As Reuters reported last week, Chinese authorities from five separate government bodies are set to mandate new fuel economy standards on all vehicles in the next few years. The policy establishes two benchmarks for emissions. One requires average fuel consumption for automakers to drop to 6.9 liters per 100 kilometers, or around 34 miles per gallon (mpg), by 2015. The second benchmark requires a much more ambitious 5.0 liters per 100 kilometers, or approximately 47 mpg, by 2020.
In comparison, President Obama instilled a similar policy for the US in August 2012, requiring average fuel consumption to meet or exceed 36.6 mpg by 2017 and 54.5 mpg by 2025.
Undoubtedly, the task will be a challenge for many Chinese vehicle manufacturers, whose average passenger car used around 7.8 liters per 100 kilometers in 2009. Yale Zhang, head of Automotive Insight, a Chinese-based industry consultant concurs, “[New standards are] going to be tough for everyone, especially those small players as they will have to use fuel-efficient engines and invest in hybrid technologies.”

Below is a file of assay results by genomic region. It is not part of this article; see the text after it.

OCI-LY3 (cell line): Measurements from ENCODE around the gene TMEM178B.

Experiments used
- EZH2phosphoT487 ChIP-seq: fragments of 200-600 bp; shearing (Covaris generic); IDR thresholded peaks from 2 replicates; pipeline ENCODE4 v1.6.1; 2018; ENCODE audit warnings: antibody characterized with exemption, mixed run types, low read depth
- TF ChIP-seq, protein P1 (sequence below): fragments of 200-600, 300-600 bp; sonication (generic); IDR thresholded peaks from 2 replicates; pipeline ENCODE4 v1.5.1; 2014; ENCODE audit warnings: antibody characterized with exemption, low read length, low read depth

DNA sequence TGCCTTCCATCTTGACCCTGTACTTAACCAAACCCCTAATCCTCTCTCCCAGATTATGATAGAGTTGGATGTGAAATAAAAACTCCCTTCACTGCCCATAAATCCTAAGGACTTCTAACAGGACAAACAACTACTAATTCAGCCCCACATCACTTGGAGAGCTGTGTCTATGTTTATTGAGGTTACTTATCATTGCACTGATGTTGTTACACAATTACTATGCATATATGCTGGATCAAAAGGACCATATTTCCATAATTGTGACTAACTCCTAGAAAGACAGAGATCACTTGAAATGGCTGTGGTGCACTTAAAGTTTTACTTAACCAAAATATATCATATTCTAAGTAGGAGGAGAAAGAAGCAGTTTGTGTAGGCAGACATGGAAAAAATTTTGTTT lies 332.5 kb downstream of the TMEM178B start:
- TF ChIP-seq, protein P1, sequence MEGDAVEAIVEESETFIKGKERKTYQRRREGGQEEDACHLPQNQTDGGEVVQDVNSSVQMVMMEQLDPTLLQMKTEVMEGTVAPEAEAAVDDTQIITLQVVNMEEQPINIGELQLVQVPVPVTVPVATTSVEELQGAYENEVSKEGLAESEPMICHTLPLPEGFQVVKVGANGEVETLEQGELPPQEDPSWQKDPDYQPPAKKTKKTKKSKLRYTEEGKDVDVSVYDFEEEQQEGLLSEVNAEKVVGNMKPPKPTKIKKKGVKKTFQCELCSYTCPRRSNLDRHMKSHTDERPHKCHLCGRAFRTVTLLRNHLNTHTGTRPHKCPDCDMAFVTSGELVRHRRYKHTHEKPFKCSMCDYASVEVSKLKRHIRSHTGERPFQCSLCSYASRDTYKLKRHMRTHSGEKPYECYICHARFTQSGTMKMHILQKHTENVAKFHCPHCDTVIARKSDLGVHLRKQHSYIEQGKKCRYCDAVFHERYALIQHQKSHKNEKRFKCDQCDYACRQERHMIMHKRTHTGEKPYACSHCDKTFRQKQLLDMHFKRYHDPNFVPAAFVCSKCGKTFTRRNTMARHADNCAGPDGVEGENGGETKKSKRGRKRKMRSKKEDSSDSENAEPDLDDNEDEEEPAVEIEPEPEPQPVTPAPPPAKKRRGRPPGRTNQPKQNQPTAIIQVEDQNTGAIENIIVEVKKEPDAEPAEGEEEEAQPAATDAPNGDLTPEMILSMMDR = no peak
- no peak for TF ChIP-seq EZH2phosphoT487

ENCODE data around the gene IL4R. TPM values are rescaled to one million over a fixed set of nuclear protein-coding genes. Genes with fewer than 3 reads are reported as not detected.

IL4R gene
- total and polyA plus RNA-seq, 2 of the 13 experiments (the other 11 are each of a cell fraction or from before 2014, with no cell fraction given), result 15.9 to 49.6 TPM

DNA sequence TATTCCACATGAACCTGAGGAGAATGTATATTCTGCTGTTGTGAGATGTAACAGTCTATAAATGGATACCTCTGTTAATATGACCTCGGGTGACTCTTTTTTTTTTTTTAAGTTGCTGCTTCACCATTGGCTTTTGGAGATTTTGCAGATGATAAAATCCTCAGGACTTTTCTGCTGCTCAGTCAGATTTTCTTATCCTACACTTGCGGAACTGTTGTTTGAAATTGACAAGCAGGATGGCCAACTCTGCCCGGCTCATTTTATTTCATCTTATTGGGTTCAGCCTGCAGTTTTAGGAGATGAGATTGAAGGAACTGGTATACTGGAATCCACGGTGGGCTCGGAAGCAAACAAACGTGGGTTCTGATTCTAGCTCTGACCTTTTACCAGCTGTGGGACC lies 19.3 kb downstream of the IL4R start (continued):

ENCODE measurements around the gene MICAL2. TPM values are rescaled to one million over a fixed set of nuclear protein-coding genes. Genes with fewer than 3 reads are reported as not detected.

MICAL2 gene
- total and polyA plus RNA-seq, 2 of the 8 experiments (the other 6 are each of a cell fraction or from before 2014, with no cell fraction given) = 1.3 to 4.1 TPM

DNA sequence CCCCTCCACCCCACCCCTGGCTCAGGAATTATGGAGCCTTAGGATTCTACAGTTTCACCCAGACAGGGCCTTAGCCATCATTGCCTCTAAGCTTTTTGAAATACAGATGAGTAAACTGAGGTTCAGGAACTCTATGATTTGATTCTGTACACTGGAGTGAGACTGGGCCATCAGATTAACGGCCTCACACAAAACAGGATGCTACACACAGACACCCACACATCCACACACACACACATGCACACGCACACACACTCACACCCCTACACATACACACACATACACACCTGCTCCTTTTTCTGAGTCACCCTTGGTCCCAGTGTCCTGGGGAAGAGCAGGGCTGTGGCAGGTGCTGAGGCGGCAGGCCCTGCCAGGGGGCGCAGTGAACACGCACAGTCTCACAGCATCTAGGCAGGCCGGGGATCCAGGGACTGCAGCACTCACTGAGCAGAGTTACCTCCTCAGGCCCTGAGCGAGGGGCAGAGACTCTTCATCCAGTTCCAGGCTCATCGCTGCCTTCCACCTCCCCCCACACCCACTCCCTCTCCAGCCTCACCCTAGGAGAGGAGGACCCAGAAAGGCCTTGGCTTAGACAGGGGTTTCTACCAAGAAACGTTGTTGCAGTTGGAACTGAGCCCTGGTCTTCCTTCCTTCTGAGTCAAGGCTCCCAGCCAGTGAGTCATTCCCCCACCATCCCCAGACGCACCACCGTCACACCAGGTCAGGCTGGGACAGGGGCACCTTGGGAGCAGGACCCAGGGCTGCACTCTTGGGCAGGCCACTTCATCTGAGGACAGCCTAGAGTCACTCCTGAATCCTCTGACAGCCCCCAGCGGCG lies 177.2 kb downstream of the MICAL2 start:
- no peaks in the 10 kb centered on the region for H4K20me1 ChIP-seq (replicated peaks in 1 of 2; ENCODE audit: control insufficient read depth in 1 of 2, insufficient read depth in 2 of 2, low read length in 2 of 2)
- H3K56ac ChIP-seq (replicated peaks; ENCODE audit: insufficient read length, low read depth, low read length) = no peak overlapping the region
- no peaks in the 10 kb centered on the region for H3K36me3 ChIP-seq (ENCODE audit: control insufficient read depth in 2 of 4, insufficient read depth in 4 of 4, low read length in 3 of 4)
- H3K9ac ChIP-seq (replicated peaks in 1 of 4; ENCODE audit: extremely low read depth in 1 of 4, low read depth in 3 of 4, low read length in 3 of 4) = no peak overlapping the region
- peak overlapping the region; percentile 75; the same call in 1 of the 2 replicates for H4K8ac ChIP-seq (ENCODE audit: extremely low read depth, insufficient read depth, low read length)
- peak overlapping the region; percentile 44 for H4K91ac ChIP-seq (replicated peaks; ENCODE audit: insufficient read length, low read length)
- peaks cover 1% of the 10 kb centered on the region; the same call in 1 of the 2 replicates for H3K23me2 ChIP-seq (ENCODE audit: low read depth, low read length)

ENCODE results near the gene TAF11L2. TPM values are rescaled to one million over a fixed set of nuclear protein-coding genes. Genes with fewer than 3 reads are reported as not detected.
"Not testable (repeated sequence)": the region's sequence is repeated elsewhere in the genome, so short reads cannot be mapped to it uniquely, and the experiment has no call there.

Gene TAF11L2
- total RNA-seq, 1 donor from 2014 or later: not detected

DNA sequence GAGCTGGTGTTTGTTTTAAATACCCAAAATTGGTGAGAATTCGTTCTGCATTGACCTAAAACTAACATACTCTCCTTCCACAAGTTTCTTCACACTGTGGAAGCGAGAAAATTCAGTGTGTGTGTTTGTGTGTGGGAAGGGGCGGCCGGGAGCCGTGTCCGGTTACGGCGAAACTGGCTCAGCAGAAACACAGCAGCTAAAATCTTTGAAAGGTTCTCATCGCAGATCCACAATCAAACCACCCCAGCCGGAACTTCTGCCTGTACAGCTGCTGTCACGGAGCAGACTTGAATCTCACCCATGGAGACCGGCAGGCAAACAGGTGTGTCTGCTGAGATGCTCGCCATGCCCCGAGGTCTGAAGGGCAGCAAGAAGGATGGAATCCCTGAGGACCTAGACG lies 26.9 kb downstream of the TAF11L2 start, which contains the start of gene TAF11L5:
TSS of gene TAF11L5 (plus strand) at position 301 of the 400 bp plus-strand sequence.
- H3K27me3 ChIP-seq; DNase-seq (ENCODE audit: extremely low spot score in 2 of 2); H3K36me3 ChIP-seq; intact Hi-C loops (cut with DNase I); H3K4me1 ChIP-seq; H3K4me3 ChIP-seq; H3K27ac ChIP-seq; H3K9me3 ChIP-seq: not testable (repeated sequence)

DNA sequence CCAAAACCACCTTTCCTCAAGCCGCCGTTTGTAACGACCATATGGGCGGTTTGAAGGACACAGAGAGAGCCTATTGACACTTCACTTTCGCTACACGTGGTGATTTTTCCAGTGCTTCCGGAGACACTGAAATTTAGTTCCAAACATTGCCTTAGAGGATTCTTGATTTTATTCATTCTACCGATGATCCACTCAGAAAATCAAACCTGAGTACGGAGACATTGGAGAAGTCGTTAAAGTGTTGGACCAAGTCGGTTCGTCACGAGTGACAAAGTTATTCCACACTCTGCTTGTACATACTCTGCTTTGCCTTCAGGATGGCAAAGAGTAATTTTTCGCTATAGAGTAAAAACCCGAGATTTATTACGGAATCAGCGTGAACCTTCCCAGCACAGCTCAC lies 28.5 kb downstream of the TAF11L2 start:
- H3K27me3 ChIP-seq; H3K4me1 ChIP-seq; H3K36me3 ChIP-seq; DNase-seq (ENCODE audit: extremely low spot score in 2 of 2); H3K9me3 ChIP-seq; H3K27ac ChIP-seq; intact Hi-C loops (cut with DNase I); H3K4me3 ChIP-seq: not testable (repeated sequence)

Treehugger makes a good point in that this may be one of many new environmental regulations from China in the years ahead, seeing as how environmental concerns were determined to be the number one cause of social unrest in China. One key factor is the prevalence of smog in several Chinese cities, resulting in various airport cancellations, widespread respiratory illnesses, and even action from Japan to warn and prepare its citizens of the pollutants making their way across Chinese shores on a given day.
In January, USA Today noted smog readings in Beijing that were 20 times worse than levels set by the World Health Organization in terms of PM2.5, or small particulates in the air that are deemed hazardous.
The Chinese government, including Chinese Premier Li Keqiang, is fully aware of the escalating concerns. Keqiang assured the public last week that his government would show even greater resolve in tackling China’s pollution crisis. These efforts are undoubtedly a step in the right direction for the world’s most populated country.
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